Remarks by Angel Gurría,
26 September 2015
New York, United States
(As prepared for delivery)
President Sall, Prime Minister Davutoğlu, Ladies and Gentlemen,
I am delighted to participate in this interactive dialogue on delivering on a revitalised global partnership.
We now have fewer than 800 weeks to eradicate poverty, everywhere. That’s 800 weeks to lift 800 million people out of extreme poverty. This is an aspiration which I firmly believe the international community can deliver.
The current migration crisis is just the latest tragic reminder that cross-border challenges require cross-border solutions. And cross-border solutions require cross-border partnerships.
The Millennium Development Goals demonstrated the power of global goals to inspire action and mobilise resources. This includes record levels of aid – or Official Development Assistance (ODA) – from OECD DAC members, reaching $135 billion last year.
Aid will remain vital. But with the SDGs, the international community is now at the helm of a more sophisticated global development goals framework. The goals recognise the need to address the economic, social and environmental dimensions of development.
What’s more, the SDGs are universal, to be embraced by countries at all levels of development. This includes OECD countries. Advanced and emerging economies must show leadership. They must show that the commitments made here in New York will result in action – on finance, on climate, on trade, for example. The OECD stands ready to help all countries translate goals into policy actions and – crucially – results.
We met two months ago in Addis Ababa to flesh out a plan to finance the SDGs. Yet our ability to achieve the SDGs in 800 weeks won’t depend on money alone, but on the right policy choices, on effective implementation, and on smarter partnerships.
Our recent 2015 Development Co-operation Report focused on Making Partnerships Effective Coalitions for Action. It draws out ten success factors for partnerships, which include strong leadership, country ownership, and a focus on results.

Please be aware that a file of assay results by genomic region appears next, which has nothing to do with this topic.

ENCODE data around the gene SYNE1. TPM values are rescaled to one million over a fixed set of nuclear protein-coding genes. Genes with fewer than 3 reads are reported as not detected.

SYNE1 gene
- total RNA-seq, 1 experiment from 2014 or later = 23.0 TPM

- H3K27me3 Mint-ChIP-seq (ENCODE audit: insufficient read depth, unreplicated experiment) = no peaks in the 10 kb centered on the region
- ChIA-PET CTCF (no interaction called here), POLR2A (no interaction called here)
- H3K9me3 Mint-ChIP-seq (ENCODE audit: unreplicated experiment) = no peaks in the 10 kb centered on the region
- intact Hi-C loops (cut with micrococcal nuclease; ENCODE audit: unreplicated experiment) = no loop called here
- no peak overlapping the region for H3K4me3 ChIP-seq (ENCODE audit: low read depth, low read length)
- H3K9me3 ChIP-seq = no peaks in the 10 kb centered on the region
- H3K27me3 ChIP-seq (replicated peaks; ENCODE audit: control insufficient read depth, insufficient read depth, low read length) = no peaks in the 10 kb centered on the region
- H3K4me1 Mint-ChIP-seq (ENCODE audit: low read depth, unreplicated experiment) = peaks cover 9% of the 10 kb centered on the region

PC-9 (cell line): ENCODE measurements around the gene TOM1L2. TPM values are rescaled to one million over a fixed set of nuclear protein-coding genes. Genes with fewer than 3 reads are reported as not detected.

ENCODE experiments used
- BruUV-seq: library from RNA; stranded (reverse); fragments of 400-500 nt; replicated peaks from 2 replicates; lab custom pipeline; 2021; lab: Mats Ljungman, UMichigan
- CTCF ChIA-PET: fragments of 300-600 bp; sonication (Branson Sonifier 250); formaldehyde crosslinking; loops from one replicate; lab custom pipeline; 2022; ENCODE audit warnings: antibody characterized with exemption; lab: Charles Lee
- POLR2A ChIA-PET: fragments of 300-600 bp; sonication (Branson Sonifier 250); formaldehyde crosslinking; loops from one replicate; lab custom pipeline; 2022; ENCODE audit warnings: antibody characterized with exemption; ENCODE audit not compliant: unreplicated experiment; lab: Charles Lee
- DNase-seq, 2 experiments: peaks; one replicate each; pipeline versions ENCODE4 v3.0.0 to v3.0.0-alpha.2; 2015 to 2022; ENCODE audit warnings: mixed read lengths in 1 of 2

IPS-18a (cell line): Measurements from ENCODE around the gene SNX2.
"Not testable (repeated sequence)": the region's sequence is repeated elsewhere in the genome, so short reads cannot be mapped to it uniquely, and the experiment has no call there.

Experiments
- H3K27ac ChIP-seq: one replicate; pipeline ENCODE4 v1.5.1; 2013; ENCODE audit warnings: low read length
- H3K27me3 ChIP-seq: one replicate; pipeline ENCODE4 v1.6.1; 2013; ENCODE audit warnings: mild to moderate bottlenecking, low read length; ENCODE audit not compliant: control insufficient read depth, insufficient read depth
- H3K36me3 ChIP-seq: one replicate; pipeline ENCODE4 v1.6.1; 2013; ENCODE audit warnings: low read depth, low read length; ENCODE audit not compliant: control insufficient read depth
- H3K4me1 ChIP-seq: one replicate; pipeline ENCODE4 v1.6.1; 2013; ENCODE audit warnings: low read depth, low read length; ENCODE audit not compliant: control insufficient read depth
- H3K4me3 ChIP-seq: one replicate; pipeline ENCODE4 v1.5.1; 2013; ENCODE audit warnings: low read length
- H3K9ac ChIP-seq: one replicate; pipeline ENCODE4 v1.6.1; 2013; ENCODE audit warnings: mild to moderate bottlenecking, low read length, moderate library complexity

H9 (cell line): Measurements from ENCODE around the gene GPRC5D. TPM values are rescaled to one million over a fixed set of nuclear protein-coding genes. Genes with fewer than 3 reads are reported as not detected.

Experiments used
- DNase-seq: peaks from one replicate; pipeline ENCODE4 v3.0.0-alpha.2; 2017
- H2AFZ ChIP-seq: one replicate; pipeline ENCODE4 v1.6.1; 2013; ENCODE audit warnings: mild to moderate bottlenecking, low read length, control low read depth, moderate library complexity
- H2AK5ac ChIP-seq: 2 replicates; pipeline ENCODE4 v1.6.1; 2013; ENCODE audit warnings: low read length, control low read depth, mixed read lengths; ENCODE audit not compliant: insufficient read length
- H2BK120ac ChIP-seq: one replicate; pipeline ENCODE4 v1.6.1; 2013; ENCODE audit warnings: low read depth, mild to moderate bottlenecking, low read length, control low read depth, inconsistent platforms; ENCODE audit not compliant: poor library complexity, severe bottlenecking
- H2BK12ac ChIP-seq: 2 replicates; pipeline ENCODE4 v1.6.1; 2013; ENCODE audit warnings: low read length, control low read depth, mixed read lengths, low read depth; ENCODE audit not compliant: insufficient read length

Excellencies, ladies and gentlemen,
Put simply, the OECD is the world’s largest “policy bank”. And it will play its part in supporting the achievement of the SDGs through smarter partnerships.
We are working with the United Nations on the Global Partnership for Effective Development Co-operation (GPEDC). And we will support the new Global Partnership for Sustainable Development Data as it promotes timely, accurate and high quality data to measure sustainable development. The OECD is also proud to host PARIS21, the Partnership in Statistics for Development in the 21st Century, which works to strengthen national statistical capacity in developing countries.
In the area of education, OECD PISA for Development is a partnership to better understand what factors help or hinder learning, particularly for poor or marginalised populations. And our Policy Framework for Investment (PFI) has been used by over 30 emerging and developing economies to support policies for high quality.
In the area of tax, we recently launched a unique partnership with UNDP – Tax – enabling the transfer of tax audit knowledge and skills to developing countries. In a pilot in Kenya, we found that every dollar spent on assisting tax authorities to tackle tax avoidance helped produce over $1000 in increased revenues.
Ladies and Gentlemen, Aristotle said that “friendship is essentially a partnership”. Our friendship brings us around the table, and our partnerships will help deliver the SDGs. The OECD will continue to work as a host, as a resource, as a platform, and as a friend to all manner of global partnerships for sustainable development, working hard to deliver better partnerships for better lives.